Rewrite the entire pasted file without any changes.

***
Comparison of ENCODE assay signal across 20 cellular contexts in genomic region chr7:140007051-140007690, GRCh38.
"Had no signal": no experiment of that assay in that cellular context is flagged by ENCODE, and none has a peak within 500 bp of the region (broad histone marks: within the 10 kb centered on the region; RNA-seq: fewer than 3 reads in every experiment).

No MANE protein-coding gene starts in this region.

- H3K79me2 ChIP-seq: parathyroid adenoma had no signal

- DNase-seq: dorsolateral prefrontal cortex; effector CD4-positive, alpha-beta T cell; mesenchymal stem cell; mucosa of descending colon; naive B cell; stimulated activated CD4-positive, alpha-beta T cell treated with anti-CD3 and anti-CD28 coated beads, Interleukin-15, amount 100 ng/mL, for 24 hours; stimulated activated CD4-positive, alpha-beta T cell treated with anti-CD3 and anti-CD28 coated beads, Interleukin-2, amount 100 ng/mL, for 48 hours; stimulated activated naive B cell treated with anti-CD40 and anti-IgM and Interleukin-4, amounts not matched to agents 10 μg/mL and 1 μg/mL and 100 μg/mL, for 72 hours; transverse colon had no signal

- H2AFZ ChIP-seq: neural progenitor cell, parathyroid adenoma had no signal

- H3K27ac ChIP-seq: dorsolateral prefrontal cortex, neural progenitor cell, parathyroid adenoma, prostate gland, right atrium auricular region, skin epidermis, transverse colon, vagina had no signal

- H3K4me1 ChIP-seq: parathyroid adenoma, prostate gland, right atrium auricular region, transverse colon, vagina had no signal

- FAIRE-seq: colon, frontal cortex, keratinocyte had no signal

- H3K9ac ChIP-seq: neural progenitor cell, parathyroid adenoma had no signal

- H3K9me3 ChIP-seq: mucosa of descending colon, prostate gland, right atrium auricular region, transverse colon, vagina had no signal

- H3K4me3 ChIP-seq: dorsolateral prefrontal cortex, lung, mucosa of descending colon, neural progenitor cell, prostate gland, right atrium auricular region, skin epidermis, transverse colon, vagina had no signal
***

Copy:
Comparison of ENCODE assay signal across 20 cellular contexts in genomic region chr7:140007051-140007690, GRCh38.
"Had no signal": no experiment of that assay in that cellular context is flagged by ENCODE, and none has a peak within 500 bp of the region (broad histone marks: within the 10 kb centered on the region; RNA-seq: fewer than 3 reads in every experiment).

No MANE protein-coding gene starts in this region.

- H3K79me2 ChIP-seq: parathyroid adenoma had no signal

- DNase-seq: dorsolateral prefrontal cortex; effector CD4-positive, alpha-beta T cell; mesenchymal stem cell; mucosa of descending colon; naive B cell; stimulated activated CD4-positive, alpha-beta T cell treated with anti-CD3 and anti-CD28 coated beads, Interleukin-15, amount 100 ng/mL, for 24 hours; stimulated activated CD4-positive, alpha-beta T cell treated with anti-CD3 and anti-CD28 coated beads, Interleukin-2, amount 100 ng/mL, for 48 hours; stimulated activated naive B cell treated with anti-CD40 and anti-IgM and Interleukin-4, amounts not matched to agents 10 μg/mL and 1 μg/mL and 100 μg/mL, for 72 hours; transverse colon had no signal

- H2AFZ ChIP-seq: neural progenitor cell, parathyroid adenoma had no signal

- H3K27ac ChIP-seq: dorsolateral prefrontal cortex, neural progenitor cell, parathyroid adenoma, prostate gland, right atrium auricular region, skin epidermis, transverse colon, vagina had no signal

- H3K4me1 ChIP-seq: parathyroid adenoma, prostate gland, right atrium auricular region, transverse colon, vagina had no signal

- FAIRE-seq: colon, frontal cortex, keratinocyte had no signal

- H3K9ac ChIP-seq: neural progenitor cell, parathyroid adenoma had no signal

- H3K9me3 ChIP-seq: mucosa of descending colon, prostate gland, right atrium auricular region, transverse colon, vagina had no signal

- H3K4me3 ChIP-seq: dorsolateral prefrontal cortex, lung, mucosa of descending colon, neural progenitor cell, prostate gland, right atrium auricular region, skin epidermis, transverse colon, vagina had no signal